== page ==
The big fat recycling lie

THE public was told a big, fat lie about recycling and that should make us all cranky.

For more than a decade, we diligently separated our rubbish at home and work.

To start with, we had distinct compartments in our council-provided bins for paper products and other recyclables.

Then we were told we could lump the products deemed reusable all together in the bigger wheelie bin and they would be sorted later.

The message was about jobs creation, economic shifts and environmental good. It was all for the better, we were told.

We did as instructed and felt good that our weekly garbage pile reduced and our environmental impact shrank. Or so we thought.

It turns out it was rubbish.

What we weren't told was that this was a case of shifting the deckchairs on the Titanic. Australia was shipping the lion's share of its recyclable refuse offshore, making it China's problem and feeding Chinese industry.

Then China said no more, and we were faced with our own mountain of waste - reusable, but without sufficient industries to convert it into anything new.

What should have been being reused was reduced to rubbish again, but we blindly continued to think all was well until journalists dug around and revealed the truth.

It is simply not good enough and the governments that are meant to serve us let us down.

The plastic bag ban doesn’t go nearly far enough. (Pic: AAP)
The plastic bag ban doesn’t go nearly far enough. (Pic: AAP)

We must demand that they step up, and they have a lot of ground to regain.

The cold, hard truth is that while we are a nation of enthusiastic recyclers, our policy makers and legislators have let us lag when they should have been leading us with more than just lip service.

All along, they should have not just taken our recycling away. Where waste is concerned, there is no "away".

We are among the slowest in the world to see the reality of this.

This week a Senate inquiry report into our recycling crisis recommended that all single use plastics be banned nationally within five years. That includes takeaway containers, plastic-lined coffee cups and snack packets.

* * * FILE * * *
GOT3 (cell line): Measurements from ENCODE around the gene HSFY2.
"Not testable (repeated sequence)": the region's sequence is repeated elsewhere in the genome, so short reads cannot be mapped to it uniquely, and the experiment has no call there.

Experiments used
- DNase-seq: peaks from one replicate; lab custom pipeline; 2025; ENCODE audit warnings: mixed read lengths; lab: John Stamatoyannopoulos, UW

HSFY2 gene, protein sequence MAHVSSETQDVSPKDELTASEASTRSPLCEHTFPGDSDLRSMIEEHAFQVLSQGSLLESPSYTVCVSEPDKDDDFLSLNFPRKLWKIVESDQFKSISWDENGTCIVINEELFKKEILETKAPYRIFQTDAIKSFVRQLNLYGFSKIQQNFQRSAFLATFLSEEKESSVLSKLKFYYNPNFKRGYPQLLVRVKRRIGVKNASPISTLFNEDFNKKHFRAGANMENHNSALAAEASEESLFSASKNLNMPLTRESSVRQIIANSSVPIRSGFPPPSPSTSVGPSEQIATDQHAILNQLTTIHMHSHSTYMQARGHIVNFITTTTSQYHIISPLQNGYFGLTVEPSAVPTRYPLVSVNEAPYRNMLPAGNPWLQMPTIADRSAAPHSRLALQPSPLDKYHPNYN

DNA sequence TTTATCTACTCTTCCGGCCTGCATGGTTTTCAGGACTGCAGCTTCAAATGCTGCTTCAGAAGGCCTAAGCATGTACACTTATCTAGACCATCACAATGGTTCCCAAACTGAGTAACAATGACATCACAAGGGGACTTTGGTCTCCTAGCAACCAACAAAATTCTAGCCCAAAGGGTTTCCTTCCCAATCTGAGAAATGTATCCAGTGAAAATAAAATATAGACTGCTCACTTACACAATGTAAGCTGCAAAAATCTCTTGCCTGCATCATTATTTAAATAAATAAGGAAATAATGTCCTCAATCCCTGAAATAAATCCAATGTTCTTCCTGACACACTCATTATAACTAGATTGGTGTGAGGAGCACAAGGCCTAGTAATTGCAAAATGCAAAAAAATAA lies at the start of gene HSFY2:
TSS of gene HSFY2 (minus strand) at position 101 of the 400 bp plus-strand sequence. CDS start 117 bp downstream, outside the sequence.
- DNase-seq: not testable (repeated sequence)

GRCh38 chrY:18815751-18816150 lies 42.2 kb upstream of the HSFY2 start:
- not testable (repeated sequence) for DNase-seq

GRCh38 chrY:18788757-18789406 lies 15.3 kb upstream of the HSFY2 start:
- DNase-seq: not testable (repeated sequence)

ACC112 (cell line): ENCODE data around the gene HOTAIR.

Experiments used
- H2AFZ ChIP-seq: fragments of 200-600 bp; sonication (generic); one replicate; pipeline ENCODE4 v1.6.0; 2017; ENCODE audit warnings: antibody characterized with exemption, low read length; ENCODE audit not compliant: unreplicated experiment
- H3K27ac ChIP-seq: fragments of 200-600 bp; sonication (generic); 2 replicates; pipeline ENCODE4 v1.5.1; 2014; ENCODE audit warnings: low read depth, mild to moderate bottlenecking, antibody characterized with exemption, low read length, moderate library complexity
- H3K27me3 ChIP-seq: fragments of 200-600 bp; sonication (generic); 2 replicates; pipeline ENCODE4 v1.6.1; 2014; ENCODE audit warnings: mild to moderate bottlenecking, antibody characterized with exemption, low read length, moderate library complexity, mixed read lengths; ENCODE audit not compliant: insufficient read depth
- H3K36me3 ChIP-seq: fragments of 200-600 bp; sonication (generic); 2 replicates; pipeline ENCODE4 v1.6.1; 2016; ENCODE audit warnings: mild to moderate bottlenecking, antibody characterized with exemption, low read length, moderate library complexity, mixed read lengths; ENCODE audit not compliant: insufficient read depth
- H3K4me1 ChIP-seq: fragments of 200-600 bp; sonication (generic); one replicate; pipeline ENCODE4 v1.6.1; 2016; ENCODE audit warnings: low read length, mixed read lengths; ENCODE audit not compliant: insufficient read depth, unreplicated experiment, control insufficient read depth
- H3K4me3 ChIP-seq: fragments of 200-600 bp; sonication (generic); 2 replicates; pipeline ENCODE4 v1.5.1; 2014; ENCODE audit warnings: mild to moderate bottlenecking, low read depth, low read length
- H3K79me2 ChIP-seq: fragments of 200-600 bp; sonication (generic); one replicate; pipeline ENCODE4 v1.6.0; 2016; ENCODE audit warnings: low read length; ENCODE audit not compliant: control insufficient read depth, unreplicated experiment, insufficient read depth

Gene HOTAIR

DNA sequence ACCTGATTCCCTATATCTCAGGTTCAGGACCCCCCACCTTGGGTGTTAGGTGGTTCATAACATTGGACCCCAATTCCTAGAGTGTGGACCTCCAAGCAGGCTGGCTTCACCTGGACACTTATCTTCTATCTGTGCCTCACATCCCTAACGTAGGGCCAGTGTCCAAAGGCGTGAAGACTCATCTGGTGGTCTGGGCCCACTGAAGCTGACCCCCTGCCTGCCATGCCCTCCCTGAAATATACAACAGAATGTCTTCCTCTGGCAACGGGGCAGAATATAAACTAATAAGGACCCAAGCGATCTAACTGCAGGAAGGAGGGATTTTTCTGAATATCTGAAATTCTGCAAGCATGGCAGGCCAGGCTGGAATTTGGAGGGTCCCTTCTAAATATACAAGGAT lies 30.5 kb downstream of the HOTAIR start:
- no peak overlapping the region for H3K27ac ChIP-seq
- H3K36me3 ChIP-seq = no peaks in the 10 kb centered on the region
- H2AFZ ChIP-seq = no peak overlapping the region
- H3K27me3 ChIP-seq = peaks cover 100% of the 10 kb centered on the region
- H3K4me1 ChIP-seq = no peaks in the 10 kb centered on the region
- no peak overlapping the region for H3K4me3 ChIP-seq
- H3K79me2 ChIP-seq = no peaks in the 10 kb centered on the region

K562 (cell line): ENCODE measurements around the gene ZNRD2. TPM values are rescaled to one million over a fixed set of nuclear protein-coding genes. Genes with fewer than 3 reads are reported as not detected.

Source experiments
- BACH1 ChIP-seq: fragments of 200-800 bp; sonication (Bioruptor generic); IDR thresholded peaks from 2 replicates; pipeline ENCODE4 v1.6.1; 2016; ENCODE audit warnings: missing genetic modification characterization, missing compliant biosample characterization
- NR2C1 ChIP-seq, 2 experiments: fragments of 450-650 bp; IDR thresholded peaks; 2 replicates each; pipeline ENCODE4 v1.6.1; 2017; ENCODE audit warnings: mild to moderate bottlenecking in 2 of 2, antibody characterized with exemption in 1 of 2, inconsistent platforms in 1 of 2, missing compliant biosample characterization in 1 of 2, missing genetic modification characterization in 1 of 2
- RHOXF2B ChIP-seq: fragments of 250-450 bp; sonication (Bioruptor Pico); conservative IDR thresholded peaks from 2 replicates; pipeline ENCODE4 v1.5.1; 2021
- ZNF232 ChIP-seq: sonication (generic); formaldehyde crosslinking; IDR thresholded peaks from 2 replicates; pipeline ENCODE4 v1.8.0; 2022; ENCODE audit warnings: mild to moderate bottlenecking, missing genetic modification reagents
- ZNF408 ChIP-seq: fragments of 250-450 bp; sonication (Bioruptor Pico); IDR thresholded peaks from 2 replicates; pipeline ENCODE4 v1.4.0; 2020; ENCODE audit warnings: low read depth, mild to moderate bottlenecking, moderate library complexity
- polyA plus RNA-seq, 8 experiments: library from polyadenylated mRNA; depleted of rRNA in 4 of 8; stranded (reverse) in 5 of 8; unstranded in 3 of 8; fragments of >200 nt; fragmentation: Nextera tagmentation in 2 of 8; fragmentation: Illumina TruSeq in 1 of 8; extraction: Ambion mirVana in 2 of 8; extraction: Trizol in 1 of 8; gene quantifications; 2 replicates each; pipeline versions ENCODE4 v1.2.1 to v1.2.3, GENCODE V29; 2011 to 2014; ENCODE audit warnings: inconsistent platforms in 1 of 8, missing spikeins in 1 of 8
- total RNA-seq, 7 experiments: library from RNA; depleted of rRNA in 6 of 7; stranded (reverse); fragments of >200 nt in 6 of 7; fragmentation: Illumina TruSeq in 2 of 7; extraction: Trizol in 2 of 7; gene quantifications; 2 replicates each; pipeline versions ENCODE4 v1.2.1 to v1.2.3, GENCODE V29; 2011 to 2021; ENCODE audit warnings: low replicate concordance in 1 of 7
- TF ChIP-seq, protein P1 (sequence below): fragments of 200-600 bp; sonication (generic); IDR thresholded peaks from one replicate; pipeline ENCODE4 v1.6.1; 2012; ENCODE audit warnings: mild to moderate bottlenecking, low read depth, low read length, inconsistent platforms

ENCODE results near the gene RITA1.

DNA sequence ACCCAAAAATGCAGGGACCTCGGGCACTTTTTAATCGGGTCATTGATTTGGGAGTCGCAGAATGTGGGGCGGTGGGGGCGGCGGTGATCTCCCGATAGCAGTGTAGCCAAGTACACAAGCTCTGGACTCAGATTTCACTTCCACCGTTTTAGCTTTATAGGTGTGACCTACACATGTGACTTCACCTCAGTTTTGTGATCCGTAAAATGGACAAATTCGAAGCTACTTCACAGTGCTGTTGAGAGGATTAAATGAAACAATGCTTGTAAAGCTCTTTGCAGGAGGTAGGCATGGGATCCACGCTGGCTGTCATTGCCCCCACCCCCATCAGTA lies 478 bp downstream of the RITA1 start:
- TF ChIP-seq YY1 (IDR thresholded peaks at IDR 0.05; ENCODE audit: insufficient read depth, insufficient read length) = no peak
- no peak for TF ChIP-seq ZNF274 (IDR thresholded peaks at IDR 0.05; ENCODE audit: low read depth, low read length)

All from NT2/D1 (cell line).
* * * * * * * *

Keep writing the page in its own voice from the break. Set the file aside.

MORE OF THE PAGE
This makes a mockery of supermarket giants' hesitation to let us use our own reusable receptacles for our deli and meat purchases because of hygiene concerns. They do it in the UK and elsewhere.

Supermarkets need to be made to keep up with our environment's need and our desires in their practices, too.

Let us not forget that it is not goodwill that brought their bag ban about: the Queensland Government put the kybosh on them statewide from next week. Only NSW allows their use now.

The single use plastic bag ban in Queensland is currently patting itself so heartily on the back for what should be just the start.

The Senate inquiry report also recommends a national container deposit scheme be started pronto in a multipronged effort to stem the flow of recyclables being dumped by councils into landfill.

It is right in suggesting that while Australian governments seem to be obsessed with making us a part of a global market in every way, we desperately need a circular economy to be created in waste management - all materials used in Australia need to be recovered and reused here.

It just makes good sense.

Tony Khoury director at a recycling plant in Rydalmere, Sydney. Australia is facing a recycling crisis following restrictions placed on waste material exports to China in July last year. (Pic: James Croucher)
Tony Khoury director at a recycling plant in Rydalmere, Sydney. Australia is facing a recycling crisis following restrictions placed on waste material exports to China in July last year. (Pic: James Croucher)

For this to occur with the required speed, there must be more subsidies and greater incentives introduced - and fast.

It is not rocket science. It is not even radical: we will be playing catch-up with the rest of the developed world, and yet another area of environmental management we need change in.

The American Council for an Energy-Efficient Economy 2018 International Energy Efficiency Scorecard released this week ranks Australia 18th among the world's 25 largest energy users. We have slid two spots from two years ago.

Australia is behind many developing nations we sneer at on energy issues such as India, Indonesia and China.

Again, government inertia was partly fingered as the reason, and chief executive of Australia's Energy Efficiency Council Luke Menzel said this week clear guidance from government on efficiency measures was needed, with mandated requirements on consumer goods such as energy-efficient appliances and fuel-efficient cars constituting simple, solid steps in the right direction.

We want to do and be better on recyclables and energy efficiency and we must.

And we need rapid, real action instead of more talk.

Anything less would be a waste.

Dr Jane Fynes-Clinton is a journalist and University of the Sunshine Coast lecturer.



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